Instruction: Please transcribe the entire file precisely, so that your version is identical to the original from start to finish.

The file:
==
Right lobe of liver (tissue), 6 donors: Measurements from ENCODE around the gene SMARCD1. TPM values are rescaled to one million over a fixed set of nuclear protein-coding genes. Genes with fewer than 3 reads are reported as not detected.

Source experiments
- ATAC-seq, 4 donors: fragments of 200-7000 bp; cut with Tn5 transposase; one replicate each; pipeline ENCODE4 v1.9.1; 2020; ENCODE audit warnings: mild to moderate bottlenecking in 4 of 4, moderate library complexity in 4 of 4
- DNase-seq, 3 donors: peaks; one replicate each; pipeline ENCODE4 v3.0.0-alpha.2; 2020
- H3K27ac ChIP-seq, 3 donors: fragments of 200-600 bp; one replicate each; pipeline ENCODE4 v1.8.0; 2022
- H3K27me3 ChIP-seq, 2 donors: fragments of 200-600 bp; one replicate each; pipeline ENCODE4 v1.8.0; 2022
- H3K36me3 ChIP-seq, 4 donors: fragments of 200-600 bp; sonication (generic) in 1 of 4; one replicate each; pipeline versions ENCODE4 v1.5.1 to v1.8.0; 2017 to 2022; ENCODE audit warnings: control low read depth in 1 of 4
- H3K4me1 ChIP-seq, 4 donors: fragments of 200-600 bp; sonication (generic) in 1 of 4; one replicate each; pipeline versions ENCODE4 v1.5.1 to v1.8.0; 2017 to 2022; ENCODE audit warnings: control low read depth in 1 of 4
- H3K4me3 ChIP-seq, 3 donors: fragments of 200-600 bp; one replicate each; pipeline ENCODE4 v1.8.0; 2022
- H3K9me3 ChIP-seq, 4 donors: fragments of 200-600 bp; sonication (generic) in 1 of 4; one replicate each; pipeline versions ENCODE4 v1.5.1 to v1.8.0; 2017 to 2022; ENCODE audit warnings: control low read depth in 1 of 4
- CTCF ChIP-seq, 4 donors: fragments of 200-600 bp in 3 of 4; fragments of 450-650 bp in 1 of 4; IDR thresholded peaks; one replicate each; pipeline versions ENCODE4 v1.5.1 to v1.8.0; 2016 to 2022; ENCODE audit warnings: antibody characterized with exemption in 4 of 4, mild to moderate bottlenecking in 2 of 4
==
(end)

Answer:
Right lobe of liver (tissue), 6 donors: Measurements from ENCODE around the gene SMARCD1. TPM values are rescaled to one million over a fixed set of nuclear protein-coding genes. Genes with fewer than 3 reads are reported as not detected.

Source experiments
- ATAC-seq, 4 donors: fragments of 200-7000 bp; cut with Tn5 transposase; one replicate each; pipeline ENCODE4 v1.9.1; 2020; ENCODE audit warnings: mild to moderate bottlenecking in 4 of 4, moderate library complexity in 4 of 4
- DNase-seq, 3 donors: peaks; one replicate each; pipeline ENCODE4 v3.0.0-alpha.2; 2020
- H3K27ac ChIP-seq, 3 donors: fragments of 200-600 bp; one replicate each; pipeline ENCODE4 v1.8.0; 2022
- H3K27me3 ChIP-seq, 2 donors: fragments of 200-600 bp; one replicate each; pipeline ENCODE4 v1.8.0; 2022
- H3K36me3 ChIP-seq, 4 donors: fragments of 200-600 bp; sonication (generic) in 1 of 4; one replicate each; pipeline versions ENCODE4 v1.5.1 to v1.8.0; 2017 to 2022; ENCODE audit warnings: control low read depth in 1 of 4
- H3K4me1 ChIP-seq, 4 donors: fragments of 200-600 bp; sonication (generic) in 1 of 4; one replicate each; pipeline versions ENCODE4 v1.5.1 to v1.8.0; 2017 to 2022; ENCODE audit warnings: control low read depth in 1 of 4
- H3K4me3 ChIP-seq, 3 donors: fragments of 200-600 bp; one replicate each; pipeline ENCODE4 v1.8.0; 2022
- H3K9me3 ChIP-seq, 4 donors: fragments of 200-600 bp; sonication (generic) in 1 of 4; one replicate each; pipeline versions ENCODE4 v1.5.1 to v1.8.0; 2017 to 2022; ENCODE audit warnings: control low read depth in 1 of 4
- CTCF ChIP-seq, 4 donors: fragments of 200-600 bp in 3 of 4; fragments of 450-650 bp in 1 of 4; IDR thresholded peaks; one replicate each; pipeline versions ENCODE4 v1.5.1 to v1.8.0; 2016 to 2022; ENCODE audit warnings: antibody characterized with exemption in 4 of 4, mild to moderate bottlenecking in 2 of 4